Released: October 1, 1948
Director: Frank Borzage; Screenplay: Charles Haas based on a novel by Theodore Strauss; Cinematography: John L. Russell; Music: William Lava; Producer: Charles Haas; Studio: Republic Pictures
Cast: Dane Clark (Danny Hawkins), Gail Russell (Gilly Johnson), Ethel Barrymore (Grandma), Allyn Joslyn (Clem Otis), Rex Ingram (Mose), Harry Morgan (Billy Scripture), David Street (Ken Williams), Selena Royle (Aunt Jessie), Harry Carey, Jr. (Jimmy Biff), Irving Bacon (Judd Jenkins), Lloyd Bridges (Jerry Sykes)
Frank Borzage is not exactly the first name to come to mind in a noir countdown. Coming to prominence as the director of sentimental, romantic melodramas, and with his most acclaimed films being released during the silent era, Borzage was not the first choice to direct the adaptation of Theodore Strauss’ novel. Originally, it was planned for William Wellman to direct and the leading role was intended to be taken by a top-tier Hollywood star – traditional movie lore says that someone like John Garfield or Jimmy Stewart. Instead, the rights to the novel were acquired by the production company of Charles Feldman and the movie became a Republic release to be made on a limited budget. So rather than a prime Wellman at the helm, Borzage was given the film, and rather than the prototypical big-name star the leading role was passed onto the modest Dane Clark. The scaled-back production does little to stifle the success of the film, as to this Borzage greenhorn (meaning I haven’t seen his silent era work), it might be the best movie that he ever made (if not this, then The Mortal Storm).
I have seen Moonrise often referred to as “Southern gothic noir,” which I think is a very fitting description. It feels like something like the equivalent of a William Faulkner novel photographed in the noir visual style. Set in the swamps of the South, the story centers on Danny Hawkins (Dane Clark), the son of a convicted murderer who was hanged for his crimes while Danny was still an infant. The infamous history of his father haunts the boy his entire life, as he becomes the brunt of jokes and taunting of classmates and people throughout the town. He grows up believing that he has been tainted by the “bad blood” inherited from his father. When the taunts become too much to bear, Danny snaps and kills one of his tormentors (Lloyd Bridges). Fearing that he will suffer the same fate as his father, Danny goes on the run, roaming the swamps and mentally breaking down as tries to come to terms with his “bad blood.” As Danny tries to work out his paranoia, the story follows the two of the few meaningful relationships in his life – with his Grandma (Ethel Barrymore) and developing girlfriend Gilly Johnson (Gail Russell).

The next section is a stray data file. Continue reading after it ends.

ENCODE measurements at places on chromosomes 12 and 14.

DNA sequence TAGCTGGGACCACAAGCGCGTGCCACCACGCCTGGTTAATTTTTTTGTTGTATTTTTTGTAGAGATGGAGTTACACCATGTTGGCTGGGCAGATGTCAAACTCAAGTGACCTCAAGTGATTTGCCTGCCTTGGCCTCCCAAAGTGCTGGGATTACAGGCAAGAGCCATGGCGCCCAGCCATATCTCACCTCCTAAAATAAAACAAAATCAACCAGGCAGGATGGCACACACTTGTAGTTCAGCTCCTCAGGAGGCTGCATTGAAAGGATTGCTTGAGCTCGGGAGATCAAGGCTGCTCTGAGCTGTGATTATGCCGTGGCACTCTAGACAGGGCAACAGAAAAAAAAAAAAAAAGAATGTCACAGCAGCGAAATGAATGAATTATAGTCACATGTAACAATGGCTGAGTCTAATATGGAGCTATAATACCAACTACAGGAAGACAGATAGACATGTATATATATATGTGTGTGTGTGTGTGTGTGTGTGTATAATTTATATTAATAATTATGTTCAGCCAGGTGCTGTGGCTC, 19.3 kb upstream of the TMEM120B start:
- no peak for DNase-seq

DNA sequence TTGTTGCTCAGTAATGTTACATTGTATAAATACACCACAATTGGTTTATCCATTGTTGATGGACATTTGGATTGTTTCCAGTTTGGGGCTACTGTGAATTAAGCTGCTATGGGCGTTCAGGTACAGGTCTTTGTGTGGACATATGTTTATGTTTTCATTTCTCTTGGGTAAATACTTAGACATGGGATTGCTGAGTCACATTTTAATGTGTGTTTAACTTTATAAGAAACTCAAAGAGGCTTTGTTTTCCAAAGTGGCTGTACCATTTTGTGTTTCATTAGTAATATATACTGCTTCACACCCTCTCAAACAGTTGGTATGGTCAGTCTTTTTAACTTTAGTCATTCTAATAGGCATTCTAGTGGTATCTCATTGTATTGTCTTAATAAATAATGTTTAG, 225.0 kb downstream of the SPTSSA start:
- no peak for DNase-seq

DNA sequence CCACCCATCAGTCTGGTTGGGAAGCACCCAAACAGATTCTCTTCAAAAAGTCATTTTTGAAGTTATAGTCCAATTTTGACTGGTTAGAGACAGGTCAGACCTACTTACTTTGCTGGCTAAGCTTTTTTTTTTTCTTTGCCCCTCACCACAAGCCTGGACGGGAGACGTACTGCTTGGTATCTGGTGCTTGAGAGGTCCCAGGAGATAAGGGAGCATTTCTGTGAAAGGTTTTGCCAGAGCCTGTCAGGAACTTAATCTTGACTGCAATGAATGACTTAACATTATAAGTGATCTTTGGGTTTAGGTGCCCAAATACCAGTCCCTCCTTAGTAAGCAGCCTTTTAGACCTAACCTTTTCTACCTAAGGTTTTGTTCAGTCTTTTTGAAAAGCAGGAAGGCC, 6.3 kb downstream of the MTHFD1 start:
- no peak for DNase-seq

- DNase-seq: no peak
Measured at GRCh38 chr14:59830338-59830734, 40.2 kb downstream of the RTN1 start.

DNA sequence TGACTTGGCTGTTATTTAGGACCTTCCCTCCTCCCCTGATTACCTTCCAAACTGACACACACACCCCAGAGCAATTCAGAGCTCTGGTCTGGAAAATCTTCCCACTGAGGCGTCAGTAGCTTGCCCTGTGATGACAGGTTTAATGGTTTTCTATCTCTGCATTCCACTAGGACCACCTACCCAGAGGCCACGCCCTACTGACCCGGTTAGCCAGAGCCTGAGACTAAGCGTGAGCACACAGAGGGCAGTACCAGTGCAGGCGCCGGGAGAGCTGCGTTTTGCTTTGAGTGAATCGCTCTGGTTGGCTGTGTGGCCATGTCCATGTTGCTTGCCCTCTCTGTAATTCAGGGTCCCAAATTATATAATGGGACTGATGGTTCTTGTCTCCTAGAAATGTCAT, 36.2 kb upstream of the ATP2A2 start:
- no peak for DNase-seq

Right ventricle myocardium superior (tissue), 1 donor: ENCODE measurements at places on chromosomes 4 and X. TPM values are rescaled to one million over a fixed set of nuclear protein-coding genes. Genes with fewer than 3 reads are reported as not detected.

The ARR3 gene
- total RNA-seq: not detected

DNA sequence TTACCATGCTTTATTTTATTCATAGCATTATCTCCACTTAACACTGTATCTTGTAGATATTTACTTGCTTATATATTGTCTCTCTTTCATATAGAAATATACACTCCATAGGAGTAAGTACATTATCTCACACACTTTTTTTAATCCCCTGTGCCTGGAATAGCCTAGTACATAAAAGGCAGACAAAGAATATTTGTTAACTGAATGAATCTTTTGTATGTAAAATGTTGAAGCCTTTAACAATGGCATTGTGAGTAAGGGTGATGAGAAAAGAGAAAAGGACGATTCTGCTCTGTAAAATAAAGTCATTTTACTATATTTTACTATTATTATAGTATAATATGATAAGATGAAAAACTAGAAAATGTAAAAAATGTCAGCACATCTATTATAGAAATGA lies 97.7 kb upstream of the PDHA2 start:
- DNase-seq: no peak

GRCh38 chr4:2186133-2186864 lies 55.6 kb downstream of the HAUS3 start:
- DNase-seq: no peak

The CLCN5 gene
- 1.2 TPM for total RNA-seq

Right from the start you are reminded of Borzage’s chops as an accomplished silent film director, as he shows that he can paint an evocative picture with the camera. Opening with a hazy, dream-like montage, Borzage recounts the final moments leading up to the hanging of Danny’s father. It’s really not even anything overly fancy – something as simple as tracking the leaden footsteps of the condemned as he walks through the late-night rain toward the gallows has an unsettling effect. Then there is a slow pan up to display the shadow movements of the noose being placed around the man’s neck, the floor being dropped out from under him, and then a quick cut to the sounds of a crying baby. And to wrench out even more impact out of these brilliant edits, the crying child is laying under a hanging toy that casts a shadow similar to that of the man being executed at the gallows. In all of two or three minutes, Borzage has artistically introduced the lead character, his condemned father, and the impetus for the difficulty in Danny’s life. It is the single most important sequence in the entire film, and Borzage returns to these images repeatedly to powerful effect. It’s a master class in direction and editing.
While solid, none of the performances are momentous, Dane Clark included. The narrative plays out rather conventionally, with a predictable happy ending. For me it remains interesting because of the man behind the camera. The photograph from John Russell gives it the proper Southern gothic style, but it is the hand of Frank Borzage that makes this one notable. This was the last great film of Borzage’s career, and I don’t hesitate to claim it to be my personal favorite. This is a film that cries out for a proper DVD release.